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Natural gas heats up

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Over the last 50 years, more Canadians have come to rely on natural gas to heat their homes and commercial spaces. By 2005, half of all Canadian dwellings were heated primarily with natural gas. The new TransCanada natural gas pipeline in the 1950s allowed 26% of homes to heat with gas. The oil shocks of the 1970s and government policies favouring natural gas in Ontario and the Western provinces encouraged wider gas use to heat homes.

In 2005, more than 5.1 million homes were heated with natural gas, at an average annual cost of $1,400. Canadian homes and businesses consumed 2.3 billion gigajoules of natural gas in 2005.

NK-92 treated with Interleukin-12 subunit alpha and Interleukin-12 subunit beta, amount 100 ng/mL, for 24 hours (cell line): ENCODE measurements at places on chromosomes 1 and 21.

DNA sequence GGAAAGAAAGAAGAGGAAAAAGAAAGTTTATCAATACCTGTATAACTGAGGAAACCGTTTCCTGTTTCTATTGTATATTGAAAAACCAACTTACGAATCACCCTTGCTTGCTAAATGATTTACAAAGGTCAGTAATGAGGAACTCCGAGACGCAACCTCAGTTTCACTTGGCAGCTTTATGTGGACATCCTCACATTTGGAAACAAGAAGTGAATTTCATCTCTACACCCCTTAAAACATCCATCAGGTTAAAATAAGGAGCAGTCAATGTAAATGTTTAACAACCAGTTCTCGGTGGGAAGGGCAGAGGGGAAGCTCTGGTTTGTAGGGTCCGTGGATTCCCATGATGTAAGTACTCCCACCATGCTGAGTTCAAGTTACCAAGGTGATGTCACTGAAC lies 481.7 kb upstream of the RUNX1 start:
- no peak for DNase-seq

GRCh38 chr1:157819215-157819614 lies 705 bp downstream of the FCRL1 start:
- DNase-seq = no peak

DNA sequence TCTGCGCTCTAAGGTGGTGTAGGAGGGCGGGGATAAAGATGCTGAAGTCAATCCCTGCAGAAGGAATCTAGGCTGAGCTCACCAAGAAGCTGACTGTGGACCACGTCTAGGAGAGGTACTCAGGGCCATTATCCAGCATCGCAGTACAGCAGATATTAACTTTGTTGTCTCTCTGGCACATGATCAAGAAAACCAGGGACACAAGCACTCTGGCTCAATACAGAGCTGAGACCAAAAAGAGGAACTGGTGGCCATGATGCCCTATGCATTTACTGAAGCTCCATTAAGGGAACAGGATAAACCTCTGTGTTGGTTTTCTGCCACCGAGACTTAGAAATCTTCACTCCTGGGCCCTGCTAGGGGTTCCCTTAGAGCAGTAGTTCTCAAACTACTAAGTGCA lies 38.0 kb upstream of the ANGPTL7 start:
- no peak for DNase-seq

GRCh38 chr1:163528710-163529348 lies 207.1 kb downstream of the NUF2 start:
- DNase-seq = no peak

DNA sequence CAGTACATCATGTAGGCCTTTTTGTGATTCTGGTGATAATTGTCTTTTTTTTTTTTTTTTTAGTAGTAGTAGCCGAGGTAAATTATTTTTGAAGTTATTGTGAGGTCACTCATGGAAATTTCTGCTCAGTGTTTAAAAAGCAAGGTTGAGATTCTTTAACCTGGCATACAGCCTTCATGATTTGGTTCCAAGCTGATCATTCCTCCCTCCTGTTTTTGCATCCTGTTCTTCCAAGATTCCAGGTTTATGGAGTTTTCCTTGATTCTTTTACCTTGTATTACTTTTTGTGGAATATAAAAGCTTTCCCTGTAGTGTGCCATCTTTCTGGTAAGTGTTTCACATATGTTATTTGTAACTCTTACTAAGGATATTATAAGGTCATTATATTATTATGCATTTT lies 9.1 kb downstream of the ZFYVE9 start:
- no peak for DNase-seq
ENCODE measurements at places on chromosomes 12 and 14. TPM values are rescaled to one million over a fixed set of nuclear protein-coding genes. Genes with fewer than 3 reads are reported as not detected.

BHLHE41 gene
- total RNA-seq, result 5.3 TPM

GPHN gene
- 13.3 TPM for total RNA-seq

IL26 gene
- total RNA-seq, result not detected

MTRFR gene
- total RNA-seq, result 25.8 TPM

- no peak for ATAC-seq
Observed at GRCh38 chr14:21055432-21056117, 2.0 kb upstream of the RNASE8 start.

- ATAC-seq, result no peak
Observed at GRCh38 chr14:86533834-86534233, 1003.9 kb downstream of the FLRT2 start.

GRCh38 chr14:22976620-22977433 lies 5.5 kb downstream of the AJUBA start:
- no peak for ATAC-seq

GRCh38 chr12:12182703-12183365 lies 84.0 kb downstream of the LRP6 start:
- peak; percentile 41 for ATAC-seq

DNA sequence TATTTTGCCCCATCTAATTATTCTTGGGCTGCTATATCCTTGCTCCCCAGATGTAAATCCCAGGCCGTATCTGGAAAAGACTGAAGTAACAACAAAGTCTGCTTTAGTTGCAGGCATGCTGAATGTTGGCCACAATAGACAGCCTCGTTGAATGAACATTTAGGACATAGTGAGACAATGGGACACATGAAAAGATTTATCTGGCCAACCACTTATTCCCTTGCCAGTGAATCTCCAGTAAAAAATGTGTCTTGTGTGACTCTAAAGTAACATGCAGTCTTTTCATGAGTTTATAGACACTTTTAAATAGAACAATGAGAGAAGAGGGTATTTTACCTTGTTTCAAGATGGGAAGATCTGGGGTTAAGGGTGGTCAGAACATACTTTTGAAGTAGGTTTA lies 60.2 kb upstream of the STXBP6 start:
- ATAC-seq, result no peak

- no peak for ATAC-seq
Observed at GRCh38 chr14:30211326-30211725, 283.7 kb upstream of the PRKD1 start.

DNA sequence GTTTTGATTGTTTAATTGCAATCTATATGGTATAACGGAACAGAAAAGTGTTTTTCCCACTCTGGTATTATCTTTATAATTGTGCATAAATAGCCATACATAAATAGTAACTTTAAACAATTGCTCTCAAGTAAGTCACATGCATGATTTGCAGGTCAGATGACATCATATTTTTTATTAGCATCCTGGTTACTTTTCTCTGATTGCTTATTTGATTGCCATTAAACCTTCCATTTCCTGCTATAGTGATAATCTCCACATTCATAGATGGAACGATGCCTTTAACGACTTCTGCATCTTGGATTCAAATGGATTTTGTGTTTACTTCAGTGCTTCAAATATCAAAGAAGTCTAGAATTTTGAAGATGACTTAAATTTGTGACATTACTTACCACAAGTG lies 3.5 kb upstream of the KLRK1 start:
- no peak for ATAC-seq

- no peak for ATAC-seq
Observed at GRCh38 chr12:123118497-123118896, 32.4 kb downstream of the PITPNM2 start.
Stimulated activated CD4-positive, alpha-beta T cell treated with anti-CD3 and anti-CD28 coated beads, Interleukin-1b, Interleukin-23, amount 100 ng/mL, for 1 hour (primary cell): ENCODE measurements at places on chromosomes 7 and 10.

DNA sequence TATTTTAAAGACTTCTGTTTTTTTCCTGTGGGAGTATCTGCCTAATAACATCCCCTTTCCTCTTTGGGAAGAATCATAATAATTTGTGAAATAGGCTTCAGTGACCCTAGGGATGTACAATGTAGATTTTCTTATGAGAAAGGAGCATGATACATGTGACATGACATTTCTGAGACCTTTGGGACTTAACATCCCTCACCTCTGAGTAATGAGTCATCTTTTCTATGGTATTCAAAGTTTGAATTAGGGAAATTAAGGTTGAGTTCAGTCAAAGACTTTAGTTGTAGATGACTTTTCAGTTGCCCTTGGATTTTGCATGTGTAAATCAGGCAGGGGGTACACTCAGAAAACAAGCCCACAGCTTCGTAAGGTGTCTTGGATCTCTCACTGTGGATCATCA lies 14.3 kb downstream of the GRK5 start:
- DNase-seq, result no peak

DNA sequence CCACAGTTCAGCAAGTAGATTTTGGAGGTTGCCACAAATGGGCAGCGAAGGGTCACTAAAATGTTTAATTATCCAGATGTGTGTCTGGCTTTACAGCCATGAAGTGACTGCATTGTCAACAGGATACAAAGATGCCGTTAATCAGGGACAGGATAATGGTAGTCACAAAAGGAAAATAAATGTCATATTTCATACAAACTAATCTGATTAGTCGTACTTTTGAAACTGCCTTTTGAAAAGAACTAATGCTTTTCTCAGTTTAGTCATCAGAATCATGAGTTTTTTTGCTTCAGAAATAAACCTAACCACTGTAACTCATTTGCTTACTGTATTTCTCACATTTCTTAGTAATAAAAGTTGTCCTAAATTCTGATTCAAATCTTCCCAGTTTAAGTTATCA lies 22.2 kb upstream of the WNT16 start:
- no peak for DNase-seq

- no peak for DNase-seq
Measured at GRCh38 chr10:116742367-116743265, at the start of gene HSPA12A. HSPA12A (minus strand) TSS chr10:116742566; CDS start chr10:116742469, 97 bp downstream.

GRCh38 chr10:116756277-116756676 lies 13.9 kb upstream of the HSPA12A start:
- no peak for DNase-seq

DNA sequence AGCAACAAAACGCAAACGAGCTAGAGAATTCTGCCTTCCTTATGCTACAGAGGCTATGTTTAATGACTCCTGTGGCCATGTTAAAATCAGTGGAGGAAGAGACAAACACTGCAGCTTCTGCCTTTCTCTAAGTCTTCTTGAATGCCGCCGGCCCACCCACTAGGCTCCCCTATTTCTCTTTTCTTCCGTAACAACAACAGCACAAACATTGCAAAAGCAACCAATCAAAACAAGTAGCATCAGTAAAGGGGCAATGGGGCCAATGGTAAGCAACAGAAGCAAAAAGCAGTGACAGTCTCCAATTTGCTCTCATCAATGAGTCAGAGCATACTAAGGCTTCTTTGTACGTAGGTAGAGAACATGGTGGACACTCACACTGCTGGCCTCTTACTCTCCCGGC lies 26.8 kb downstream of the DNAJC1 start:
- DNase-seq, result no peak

Canada produced 7.2 billion gigajoules in 2005, and exported half of it to the United States: most went to utilities, industries and consumers in the Midwest and Northeast. Expanding in the 1990s, by 2005 gas made up 44% of the country’s primary energy production.

Alberta, British Columbia and Saskatchewan produce 97% of Canada’s natural gas. According to Natural Resources Canada, these three provinces alone account for one-quarter of the natural gas produced in all of North America. Another 2% of Canada’s production comes from Nova Scotia’s and Newfoundland and Labrador’s offshore reservoirs.

Employment in the oil and gas industry rose 65% from 1997 to 2006. About 75% of jobs in the industry were in Alberta. These workers are much more likely to work full-time, 95% to 97%, compared with 82% in other industries. They were also less likely to be unionized (9% versus 32%). Their earnings in 2006 averaged $30.36 per hour, compared with $16.73 in the labour market as a whole.